This week, academic publisher De Gruyter acquired open access publisher Ubiquity Press. Research Information reports that the acquisition will allow De Gruyter to “grow its existing open access and service business further and help the Ubiquity team reach their goals as an open research publisher and provider of open publishing services.” Next, Cambridge University Press (CUP) will add over 100 monographs to the Flip it Open programme, which converts high-selling monographs to open access formats. Ben Denne, Director of Books Publishing at CUP, emphasized, “This is a way to put the core open access principles of availability, inclusivity and dissemination into practice in our books publishing – principles that align perfectly with our own mission and that of our University.” Last, the 2022 Cundill History Prize Finalists were announced, including Vladislav Zubok’s Collapse: The Fall of the Soviet Union from Yale University Press. Similar to the Baillie Gifford shortlistPublishing Perspectives called for the Cundill History Prize administration to release data on book sales to provide insight on how selection for the prize impacts revenues.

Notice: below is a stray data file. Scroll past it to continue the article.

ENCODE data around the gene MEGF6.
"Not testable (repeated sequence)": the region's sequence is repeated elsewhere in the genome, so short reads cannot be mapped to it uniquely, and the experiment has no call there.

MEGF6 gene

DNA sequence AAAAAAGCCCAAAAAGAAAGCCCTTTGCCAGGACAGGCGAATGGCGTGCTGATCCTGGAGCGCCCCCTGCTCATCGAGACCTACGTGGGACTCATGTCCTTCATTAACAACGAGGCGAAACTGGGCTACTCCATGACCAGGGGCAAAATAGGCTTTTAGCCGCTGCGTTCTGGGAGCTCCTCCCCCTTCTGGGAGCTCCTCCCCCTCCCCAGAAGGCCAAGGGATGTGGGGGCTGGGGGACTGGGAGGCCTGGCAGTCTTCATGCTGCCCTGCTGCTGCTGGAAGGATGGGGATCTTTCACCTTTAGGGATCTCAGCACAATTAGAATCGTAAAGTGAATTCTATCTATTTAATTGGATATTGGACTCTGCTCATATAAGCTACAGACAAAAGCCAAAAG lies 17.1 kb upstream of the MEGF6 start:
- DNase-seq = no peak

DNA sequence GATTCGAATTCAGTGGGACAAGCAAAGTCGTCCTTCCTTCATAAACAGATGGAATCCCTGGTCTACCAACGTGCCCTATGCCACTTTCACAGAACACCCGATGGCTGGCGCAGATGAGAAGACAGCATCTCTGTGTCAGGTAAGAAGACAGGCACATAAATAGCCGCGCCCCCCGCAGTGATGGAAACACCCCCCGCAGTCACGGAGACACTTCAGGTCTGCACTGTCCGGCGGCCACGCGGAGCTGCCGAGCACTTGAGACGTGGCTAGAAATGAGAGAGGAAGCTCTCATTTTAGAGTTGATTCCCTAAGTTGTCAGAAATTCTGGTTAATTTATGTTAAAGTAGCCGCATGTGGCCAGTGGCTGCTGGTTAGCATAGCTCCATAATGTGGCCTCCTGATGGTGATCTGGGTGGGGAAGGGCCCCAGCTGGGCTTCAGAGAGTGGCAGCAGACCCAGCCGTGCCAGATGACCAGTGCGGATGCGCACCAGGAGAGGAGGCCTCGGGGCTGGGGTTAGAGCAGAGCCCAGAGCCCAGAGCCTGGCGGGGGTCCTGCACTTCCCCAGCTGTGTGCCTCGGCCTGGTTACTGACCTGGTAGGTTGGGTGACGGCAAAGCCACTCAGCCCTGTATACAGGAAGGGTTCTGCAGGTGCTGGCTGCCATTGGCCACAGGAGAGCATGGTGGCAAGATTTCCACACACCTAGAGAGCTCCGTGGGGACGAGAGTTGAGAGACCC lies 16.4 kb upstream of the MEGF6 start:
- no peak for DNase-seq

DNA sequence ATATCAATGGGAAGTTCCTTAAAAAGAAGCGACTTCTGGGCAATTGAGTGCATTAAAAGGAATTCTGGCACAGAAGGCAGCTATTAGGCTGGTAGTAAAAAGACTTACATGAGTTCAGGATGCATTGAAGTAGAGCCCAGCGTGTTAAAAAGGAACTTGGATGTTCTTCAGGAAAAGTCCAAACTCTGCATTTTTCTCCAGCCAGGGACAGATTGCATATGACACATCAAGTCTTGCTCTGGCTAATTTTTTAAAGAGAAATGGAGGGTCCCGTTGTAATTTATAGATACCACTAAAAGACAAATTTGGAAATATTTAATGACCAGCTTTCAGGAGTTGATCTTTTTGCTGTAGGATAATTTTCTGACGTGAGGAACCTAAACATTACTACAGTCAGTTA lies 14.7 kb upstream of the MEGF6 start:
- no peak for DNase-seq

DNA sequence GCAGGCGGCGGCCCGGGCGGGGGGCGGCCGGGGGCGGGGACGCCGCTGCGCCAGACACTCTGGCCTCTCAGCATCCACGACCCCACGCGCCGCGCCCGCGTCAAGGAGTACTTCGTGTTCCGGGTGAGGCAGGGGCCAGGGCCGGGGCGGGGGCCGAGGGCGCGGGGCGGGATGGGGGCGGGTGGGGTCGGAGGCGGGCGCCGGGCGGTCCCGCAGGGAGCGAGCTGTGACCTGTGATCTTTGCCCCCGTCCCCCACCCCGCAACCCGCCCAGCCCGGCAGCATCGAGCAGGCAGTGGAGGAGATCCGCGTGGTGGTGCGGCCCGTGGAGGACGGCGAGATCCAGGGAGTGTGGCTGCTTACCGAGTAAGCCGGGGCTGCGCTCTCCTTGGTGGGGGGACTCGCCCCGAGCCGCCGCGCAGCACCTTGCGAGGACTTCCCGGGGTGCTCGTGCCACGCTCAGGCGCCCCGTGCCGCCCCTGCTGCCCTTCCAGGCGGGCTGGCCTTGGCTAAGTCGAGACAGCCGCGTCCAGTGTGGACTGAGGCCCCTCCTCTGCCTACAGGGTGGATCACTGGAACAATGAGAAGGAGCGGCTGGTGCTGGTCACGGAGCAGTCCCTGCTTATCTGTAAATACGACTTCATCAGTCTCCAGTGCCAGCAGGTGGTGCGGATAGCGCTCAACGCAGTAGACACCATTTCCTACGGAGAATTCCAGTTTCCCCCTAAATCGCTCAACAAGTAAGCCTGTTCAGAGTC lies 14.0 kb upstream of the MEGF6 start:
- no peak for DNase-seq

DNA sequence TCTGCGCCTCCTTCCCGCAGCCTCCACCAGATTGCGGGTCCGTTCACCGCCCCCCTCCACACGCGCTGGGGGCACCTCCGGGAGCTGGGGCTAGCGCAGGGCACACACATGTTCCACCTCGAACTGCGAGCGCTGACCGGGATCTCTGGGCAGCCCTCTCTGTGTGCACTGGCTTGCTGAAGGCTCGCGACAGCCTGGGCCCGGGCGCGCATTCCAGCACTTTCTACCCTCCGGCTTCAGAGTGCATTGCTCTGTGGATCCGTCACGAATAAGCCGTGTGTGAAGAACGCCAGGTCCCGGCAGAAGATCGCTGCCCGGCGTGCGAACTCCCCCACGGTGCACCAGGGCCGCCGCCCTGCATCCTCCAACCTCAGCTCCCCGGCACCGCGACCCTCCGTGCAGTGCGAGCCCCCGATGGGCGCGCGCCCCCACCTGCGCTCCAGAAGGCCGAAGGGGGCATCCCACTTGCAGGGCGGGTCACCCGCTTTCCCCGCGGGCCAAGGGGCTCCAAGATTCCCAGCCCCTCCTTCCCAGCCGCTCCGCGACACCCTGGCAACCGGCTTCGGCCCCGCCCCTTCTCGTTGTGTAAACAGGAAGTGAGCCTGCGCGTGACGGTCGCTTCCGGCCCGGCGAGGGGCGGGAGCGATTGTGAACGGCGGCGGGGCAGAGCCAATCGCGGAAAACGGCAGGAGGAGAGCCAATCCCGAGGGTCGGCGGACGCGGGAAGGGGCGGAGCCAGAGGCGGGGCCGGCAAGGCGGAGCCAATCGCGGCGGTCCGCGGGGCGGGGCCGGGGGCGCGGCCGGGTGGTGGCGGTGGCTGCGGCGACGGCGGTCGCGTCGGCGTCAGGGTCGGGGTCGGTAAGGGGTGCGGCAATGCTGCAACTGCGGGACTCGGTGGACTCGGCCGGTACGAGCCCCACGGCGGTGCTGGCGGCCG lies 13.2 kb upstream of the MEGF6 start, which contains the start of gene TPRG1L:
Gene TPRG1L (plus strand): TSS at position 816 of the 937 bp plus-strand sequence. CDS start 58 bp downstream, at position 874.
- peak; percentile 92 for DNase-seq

You see where the problem is here — guarantees are a bad deal for the publisher when there is so much uncertainty in revenue generation. In this march to open access, which many believe is a slog to article processing charge (APC)-based open access (OA), the general consensus seems to be that publishers (society and otherwise) stand to make less money. The question is how much less.

Angela Cochran, Scholarly Kitchen